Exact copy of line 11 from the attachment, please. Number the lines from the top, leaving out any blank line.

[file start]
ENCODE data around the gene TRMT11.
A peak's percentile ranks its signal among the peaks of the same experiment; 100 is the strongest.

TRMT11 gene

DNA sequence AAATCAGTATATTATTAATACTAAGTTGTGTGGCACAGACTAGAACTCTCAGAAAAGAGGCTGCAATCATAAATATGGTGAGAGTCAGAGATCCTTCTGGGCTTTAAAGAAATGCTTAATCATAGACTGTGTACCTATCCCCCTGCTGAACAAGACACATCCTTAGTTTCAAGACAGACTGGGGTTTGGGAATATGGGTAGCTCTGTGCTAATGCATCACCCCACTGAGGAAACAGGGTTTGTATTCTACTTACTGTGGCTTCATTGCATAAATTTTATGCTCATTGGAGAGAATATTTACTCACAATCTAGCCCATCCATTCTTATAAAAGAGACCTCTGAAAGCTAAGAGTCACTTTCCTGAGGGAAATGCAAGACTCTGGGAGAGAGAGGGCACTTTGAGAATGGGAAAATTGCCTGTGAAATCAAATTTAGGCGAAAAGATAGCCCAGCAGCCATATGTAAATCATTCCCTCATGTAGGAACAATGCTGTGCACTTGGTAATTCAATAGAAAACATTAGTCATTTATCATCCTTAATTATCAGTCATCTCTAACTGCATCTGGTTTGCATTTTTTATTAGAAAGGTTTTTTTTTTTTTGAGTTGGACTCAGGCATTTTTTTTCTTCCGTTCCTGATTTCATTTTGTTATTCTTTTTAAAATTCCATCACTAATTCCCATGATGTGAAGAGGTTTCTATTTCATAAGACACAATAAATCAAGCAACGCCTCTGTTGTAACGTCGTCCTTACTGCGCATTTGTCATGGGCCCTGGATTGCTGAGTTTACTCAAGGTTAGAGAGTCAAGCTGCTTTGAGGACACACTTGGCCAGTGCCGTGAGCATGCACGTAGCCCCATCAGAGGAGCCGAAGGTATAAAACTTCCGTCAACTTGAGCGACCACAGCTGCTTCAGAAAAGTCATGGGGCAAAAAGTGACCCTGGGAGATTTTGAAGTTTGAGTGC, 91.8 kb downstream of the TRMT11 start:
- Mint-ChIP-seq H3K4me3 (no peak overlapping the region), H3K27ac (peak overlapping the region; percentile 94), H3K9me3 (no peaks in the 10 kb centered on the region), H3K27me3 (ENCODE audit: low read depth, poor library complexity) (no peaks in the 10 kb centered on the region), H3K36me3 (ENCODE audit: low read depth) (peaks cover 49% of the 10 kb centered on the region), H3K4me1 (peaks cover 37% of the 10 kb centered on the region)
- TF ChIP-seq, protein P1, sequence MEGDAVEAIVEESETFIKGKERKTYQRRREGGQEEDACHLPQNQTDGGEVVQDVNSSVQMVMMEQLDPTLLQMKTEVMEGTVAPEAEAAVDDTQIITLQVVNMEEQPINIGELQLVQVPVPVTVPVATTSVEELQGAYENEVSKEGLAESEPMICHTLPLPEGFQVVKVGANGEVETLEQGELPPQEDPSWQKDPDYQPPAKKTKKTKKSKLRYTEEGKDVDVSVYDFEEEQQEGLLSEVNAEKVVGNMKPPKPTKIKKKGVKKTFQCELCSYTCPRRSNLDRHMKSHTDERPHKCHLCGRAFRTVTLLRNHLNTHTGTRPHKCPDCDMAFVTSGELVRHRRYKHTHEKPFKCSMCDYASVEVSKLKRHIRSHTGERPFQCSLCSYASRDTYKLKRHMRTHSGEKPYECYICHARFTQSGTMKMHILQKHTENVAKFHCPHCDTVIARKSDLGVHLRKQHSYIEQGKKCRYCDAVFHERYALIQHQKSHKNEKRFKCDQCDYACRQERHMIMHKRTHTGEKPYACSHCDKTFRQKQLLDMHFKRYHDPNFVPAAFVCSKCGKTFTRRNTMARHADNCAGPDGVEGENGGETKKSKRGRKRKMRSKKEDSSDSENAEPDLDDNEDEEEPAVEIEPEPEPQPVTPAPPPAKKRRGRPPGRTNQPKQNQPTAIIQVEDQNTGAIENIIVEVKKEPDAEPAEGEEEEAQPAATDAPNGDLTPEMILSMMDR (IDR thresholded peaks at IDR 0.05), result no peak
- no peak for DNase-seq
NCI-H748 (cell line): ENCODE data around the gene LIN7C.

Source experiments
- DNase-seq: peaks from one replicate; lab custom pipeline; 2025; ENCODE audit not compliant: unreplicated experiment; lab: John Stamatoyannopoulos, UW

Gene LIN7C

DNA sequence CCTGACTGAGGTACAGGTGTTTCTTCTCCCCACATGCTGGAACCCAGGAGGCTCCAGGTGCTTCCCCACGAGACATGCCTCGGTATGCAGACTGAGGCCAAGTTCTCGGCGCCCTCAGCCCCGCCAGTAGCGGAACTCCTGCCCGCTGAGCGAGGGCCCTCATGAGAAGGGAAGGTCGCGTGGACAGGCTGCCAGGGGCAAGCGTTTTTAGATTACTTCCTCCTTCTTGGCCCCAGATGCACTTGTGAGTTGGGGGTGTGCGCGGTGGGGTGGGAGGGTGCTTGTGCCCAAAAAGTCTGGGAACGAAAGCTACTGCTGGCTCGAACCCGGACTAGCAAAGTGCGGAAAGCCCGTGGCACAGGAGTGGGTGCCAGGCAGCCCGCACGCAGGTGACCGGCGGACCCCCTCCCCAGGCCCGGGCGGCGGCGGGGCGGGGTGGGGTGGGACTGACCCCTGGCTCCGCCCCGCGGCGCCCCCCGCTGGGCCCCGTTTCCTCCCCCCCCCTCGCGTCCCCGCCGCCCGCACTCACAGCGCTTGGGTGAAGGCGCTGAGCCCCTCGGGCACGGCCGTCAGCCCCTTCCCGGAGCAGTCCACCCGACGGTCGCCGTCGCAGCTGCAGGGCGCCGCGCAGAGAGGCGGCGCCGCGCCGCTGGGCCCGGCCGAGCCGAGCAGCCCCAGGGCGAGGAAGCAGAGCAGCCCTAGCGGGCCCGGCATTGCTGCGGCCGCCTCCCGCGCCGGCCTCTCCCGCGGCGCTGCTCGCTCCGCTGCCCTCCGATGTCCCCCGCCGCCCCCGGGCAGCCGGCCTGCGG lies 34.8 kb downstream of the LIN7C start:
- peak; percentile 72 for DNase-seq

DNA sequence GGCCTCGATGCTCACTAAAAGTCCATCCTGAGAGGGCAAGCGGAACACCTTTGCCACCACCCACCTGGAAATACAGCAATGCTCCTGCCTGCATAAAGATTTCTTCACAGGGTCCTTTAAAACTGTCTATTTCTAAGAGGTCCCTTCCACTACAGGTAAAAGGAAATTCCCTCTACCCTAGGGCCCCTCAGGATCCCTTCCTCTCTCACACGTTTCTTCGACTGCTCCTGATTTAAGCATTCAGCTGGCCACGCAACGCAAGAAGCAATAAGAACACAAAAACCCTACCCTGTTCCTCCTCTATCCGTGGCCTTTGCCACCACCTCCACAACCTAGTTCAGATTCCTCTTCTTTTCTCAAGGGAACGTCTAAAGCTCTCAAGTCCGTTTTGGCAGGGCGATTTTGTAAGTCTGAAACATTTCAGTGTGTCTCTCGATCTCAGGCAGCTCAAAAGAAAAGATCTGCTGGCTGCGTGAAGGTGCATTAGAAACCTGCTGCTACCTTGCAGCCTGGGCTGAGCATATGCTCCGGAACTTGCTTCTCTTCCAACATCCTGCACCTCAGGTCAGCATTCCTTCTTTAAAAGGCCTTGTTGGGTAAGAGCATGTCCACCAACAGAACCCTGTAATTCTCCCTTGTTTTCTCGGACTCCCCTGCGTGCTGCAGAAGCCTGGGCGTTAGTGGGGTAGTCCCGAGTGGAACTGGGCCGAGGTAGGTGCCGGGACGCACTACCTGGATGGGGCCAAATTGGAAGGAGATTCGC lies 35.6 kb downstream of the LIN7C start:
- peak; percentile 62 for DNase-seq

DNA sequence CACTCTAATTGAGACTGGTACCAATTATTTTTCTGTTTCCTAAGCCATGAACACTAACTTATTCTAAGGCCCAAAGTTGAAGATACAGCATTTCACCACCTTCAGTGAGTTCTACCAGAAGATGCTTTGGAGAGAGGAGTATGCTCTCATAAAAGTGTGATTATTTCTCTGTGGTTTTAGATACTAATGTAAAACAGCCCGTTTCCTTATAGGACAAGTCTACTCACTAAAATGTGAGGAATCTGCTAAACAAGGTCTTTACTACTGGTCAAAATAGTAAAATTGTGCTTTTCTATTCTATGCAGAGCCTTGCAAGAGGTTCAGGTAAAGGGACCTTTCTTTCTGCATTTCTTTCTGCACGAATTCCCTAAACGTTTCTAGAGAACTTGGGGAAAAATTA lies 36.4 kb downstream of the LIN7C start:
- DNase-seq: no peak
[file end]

Gene LIN7C